The ITC is inviting public comments no later than Oct. 12 on the following issues.
- what support exists for the notion that unfair acts or unfair methods of competition under 19 USC 1337(a)(1)(A) are limited to “public wrongs” as opposed to “private wrongs”
- whether a breach of contract claim can give rise to a violation of 19 USC 1337(a)(1)(A)
- whether exclusion orders (including the limited exclusion order recommended by the presiding administrative law judge) and/or cease and desist orders should be imposed in this case
- the effects of any such remedy on the public health and welfare, competitive conditions in the U.S. economy, U.S. production of articles that are like or directly competitive with those that are subject to investigation, and U.S. consumers
- the amount of the bond under which infringing articles could enter the U.S. during the 60-day period in which the president has to review any ITC-ordered remedy
New Patent Infringement Investigations of Magnets, Satellite Devices, Electronics. The International Trade Commission has instituted separate investigations to determine whether imports of the following products are violating Section 337 of the 1930 Tariff Act by reason of patent infringement.
- rare earth magnets and products incorporating rare earth magnets, such as motors, audio speakers, headphones, cordless tools, computer hard drives and golf ball markers (investigation 337-TA-855 based on complaint filed by Hitachi Metals Ltd. and Hitachi Metals North Carolina Ltd.; respondents located in China, Hong Kong, Austria, Germany and the U.S.)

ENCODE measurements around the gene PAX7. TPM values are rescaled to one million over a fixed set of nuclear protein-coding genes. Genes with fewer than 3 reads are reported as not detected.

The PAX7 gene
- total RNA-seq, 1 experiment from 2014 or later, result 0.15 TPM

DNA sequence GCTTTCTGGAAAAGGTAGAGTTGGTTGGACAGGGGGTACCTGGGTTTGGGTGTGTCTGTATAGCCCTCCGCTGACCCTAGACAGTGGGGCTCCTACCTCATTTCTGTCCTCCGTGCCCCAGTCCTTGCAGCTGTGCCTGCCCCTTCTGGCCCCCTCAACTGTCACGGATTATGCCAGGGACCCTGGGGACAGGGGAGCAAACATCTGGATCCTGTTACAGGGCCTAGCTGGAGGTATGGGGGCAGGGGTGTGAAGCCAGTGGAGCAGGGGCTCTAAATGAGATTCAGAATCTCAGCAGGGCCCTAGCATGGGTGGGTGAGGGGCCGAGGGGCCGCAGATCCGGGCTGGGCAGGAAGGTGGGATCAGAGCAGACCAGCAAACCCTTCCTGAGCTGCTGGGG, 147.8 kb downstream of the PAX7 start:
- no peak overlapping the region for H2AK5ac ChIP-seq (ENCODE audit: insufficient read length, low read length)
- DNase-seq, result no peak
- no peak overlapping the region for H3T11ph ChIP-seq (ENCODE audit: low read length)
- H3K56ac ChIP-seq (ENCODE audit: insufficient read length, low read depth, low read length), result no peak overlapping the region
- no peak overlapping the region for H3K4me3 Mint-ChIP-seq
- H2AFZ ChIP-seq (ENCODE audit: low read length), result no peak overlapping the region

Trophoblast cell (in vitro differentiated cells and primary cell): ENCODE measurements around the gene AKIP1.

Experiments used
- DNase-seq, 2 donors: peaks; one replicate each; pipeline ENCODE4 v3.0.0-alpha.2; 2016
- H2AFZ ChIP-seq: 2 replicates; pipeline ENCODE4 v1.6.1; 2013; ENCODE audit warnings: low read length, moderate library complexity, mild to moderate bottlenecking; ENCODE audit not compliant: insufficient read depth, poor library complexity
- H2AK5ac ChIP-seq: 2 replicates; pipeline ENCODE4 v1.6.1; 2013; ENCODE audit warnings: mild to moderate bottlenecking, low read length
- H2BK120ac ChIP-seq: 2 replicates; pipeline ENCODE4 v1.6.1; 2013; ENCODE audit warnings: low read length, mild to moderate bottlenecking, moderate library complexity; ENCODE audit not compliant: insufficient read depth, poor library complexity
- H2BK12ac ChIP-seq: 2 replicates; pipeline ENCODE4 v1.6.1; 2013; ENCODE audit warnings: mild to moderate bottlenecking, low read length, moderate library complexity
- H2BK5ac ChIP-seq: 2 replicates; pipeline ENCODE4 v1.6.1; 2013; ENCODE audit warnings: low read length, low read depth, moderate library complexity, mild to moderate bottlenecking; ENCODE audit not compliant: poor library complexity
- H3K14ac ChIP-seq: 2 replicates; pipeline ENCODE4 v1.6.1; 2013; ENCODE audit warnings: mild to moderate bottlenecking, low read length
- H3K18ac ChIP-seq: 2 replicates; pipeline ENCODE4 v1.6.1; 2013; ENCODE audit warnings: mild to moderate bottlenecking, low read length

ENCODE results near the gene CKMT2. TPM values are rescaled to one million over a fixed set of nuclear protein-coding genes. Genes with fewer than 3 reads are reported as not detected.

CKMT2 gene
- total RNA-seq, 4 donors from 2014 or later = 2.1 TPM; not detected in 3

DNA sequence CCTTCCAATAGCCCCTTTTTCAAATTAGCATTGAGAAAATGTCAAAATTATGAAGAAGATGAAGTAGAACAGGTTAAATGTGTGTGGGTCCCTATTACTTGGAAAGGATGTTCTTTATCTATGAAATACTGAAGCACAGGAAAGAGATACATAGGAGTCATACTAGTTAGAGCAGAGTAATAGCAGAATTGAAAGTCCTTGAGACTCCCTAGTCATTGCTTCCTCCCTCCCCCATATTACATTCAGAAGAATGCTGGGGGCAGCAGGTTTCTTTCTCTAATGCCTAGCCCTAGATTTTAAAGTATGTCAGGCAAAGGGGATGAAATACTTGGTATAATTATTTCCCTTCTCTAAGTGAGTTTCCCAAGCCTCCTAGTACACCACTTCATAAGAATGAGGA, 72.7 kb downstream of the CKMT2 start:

- two-way satellite devices and systems that may be used to provide routine communications, tracking, emergency and alerting functions for individuals anywhere in the world (investigation 337-TA-854 based on complaint filed by BriarTek IP Inc.; respondents located in the United Kingdom and the U.S.)
- certain Apple iPhones, iPods, iPads and personal computers (investigation 337-TA-856 based on complaint filed by Motorola Mobility LLC, Motorola Mobility Ireland and Motorola Mobility International Limited)
In each case the complainant is requesting that after the investigation the ITC issue an exclusion order, which would direct U.S. Customs and Border Protection to prohibit the entry of the infringing products into the U.S., and cease and desist orders, which would require the named respondents to cease actions that violate Section 337, including selling infringing imported articles out of U.S. inventory.
DOT Lists Hazmat Special Permit Applications, Decisions, Delays in Processing
The Department of Transportation’s Pipeline and Hazardous Materials Safety Administration has issued the following concerning exceptions from the Hazardous Materials Regulations.
- a list of applications for special permits for exceptions from the HMR, including for motor vehicles, rail freight, cargo vessels, cargo aircraft and passenger-carrying aircraft (comments due no later than Oct. 19)
- a list of applications to modify previously issued special permits; e.g., to provide for additional hazardous materials, packaging design changes, additional mode of transportation, etc. (comments due no later than Oct. 4)
- a list of actions taken on special permit applications, including modified, new and emergency permits granted or withdrawn and permits denied
- a list of special permit applications that have been in process for 180 days or more, including the reasons for delay and the expected completion date